Five years of inflation have also increased the construction costs, especially.  Two years ago, our Whatcom County Executive told me we’d be lucky to get the project in then at under $325/square foot.  The current estimate is about $336.  There’s a lot of building going on in Whatcom County and further south, which has put considerable pressure on building costs even when overall inflation is not that high.

A public building project (and this library is a public building, owned by the Park and Recreation District) must be put out to competitive bid with the contract going to the lowest bidder.  That means the low bidder could be cutting all kinds of corners to increase his profits.  To counteract that inclination, the county has many requirements for public construction standards that are not imposed on private construction.  For a private job, the private owner looks out for his own interests; in a public project, the county looks out for the public whose money is financing the project.  That extra scrutiny increases costs, but minimizes the chance of shoddy construction.

And, finally, a public building is meant to last.  You build a home, you may expect to live in it for 20 years, but you’ll probably be doing a lot of maintenance, repair, and remodeling during that time.  A public building needs to last longer than a house.   The building materials need to be more durable and thus will be more expensive.  The Community Center has been around for 70 years and has had very little major work during that time (although some has been necessary over the past two years).  The new library will last, too.  Not forever, but long enough so that the community will not be needing to raise more money every 5 or 10 years to repair or replace elements.  

It’s part of our gift to the future: a library that lasts, as we have received from an earlier generation a Community Center that has lasted. 

—Judy Ross, Friends of the Point Roberts Library

From the All Point Bulletin, September 2016


The short answer: lots happening, but nothing that’s very visible. There are two strands, though.

First, the funding line.  The Friends have stopped actively raising funds, although we still receive and gratefully accept donations.  The Park and Recreation District has placed an “up-to-$300,000” levy on the November 8 ballot.  The reason for that “up-to” phrase is that by the time of the actual vote, we’ll have a much more solid idea of the actual costs.  But the best estimate now is that to move to construction, we’ll need no more and perhaps less than $300,000.  The total estimate also includes a 10% contingency, so the budget takes account of surprises.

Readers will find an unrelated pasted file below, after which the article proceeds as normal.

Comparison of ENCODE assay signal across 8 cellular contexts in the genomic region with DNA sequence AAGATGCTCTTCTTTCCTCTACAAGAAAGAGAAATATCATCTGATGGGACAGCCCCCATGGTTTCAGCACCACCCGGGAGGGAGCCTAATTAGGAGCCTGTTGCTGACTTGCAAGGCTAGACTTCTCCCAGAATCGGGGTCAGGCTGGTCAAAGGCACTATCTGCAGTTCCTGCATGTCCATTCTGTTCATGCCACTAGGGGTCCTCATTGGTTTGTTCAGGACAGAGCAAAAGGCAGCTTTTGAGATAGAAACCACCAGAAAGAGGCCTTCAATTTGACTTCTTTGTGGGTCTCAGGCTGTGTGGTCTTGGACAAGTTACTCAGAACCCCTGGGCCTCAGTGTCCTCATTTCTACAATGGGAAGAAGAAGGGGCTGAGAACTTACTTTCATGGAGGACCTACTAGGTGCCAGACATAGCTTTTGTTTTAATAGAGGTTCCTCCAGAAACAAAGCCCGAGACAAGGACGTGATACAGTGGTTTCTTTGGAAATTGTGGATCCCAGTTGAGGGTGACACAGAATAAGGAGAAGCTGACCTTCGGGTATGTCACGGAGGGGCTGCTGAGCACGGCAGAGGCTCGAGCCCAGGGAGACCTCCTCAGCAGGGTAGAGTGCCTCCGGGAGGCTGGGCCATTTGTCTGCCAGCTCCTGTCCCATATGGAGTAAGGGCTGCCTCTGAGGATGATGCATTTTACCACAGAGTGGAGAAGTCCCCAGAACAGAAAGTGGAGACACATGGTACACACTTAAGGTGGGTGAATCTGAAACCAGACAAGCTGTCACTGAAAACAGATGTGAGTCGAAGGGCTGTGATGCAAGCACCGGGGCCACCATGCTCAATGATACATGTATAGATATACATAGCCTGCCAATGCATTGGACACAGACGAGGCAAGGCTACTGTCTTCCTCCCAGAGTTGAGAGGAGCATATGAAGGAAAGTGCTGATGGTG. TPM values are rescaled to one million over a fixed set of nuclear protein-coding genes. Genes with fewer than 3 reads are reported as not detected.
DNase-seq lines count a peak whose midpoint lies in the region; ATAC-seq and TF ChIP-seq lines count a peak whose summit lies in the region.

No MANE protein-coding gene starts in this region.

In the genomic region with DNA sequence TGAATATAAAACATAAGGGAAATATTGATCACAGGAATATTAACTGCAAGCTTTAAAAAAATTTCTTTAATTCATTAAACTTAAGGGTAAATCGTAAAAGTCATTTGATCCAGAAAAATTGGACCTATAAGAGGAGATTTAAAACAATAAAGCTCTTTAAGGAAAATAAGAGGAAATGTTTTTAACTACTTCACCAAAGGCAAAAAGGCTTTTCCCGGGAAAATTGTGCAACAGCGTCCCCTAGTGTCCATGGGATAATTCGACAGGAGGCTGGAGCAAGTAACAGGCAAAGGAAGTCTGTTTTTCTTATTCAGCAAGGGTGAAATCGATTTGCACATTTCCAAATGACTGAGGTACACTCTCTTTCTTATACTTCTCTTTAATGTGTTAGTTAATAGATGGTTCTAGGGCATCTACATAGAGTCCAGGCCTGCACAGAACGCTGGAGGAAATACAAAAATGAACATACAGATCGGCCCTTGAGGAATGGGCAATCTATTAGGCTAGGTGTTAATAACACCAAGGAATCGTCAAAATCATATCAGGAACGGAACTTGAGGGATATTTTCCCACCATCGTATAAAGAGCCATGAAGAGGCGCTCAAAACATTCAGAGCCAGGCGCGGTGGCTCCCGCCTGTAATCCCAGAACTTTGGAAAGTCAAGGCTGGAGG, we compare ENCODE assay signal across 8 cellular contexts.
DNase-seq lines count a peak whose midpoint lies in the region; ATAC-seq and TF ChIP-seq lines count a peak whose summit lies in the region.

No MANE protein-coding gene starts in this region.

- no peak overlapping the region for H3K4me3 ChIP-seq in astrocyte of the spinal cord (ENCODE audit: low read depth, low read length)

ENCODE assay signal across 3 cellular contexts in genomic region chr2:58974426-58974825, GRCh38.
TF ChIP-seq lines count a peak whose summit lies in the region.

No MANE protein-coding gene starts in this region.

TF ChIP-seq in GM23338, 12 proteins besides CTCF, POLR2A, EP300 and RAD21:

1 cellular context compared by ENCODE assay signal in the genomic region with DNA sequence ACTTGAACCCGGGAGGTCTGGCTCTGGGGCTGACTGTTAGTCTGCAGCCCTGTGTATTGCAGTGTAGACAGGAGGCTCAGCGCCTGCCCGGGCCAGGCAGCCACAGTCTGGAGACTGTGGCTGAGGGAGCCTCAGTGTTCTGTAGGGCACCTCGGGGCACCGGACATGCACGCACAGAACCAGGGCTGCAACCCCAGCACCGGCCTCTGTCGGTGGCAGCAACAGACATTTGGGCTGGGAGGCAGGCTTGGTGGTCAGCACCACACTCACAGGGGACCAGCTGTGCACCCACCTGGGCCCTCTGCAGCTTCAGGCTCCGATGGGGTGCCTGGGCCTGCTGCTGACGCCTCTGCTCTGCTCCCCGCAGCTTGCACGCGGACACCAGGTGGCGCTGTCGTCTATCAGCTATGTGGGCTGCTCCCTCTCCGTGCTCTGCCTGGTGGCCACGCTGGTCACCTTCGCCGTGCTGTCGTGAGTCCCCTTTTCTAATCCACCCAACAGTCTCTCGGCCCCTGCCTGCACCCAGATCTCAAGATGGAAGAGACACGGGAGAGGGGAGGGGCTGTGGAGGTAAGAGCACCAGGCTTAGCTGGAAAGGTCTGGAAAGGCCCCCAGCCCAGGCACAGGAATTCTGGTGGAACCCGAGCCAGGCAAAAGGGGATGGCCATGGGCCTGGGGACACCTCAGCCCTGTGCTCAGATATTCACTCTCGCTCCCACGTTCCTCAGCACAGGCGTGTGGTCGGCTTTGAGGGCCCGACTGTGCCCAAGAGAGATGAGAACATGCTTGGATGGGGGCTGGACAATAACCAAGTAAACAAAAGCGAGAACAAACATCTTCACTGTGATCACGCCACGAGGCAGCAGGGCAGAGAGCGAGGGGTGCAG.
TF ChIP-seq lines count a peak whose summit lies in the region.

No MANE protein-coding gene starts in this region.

The levy will set a one-time increase in property taxes of 51 cents/$1,000 of property assessment.  Thus, in 2017, owners of a property assessed at $200,000 will pay, one time, no more than $102.00.  And then, we’ll all get a brand new library.  Remember that no one is asking taxpayers to pay $840,000 for a new library.  The Friends have raised $540,000 in private donations from businesses, foundations, and individuals. So property taxes pay only about ⅓ of the costs.  If Bill Gates dropped by and offered to give us $540,000 to build a new library if property owners paid the final $300,000, we’d probably think, “that’s a good deal.”

Second, the construction line.  We have final design drawings and a final budget estimate.  We began the permitting process in July.  That is an ongoing process, but we are pleased to report that the County has accepted the current septic field, but will require a new septic tank.  That is a small cost increase; requiring a new field would be a much bigger increase, so we are pleased with that outcome.  In addition, we are not required to do any wetlands mitigation.  Further, it looks like the issue of additional parking spaces will be resolved in our favor. We expect the rest to go through pretty routinely, but with permitting you never know.  Stay tuned.

That’s what’s happening.  We’re working on a “Vote Yes on the Levy” campaign; the Park District will be getting ready for construction bidding.  It’s a big second stage.  We’re glad that you’ve been with us so far, and hope for your continued support.

Judy Ross
Friends of the Point Roberts Library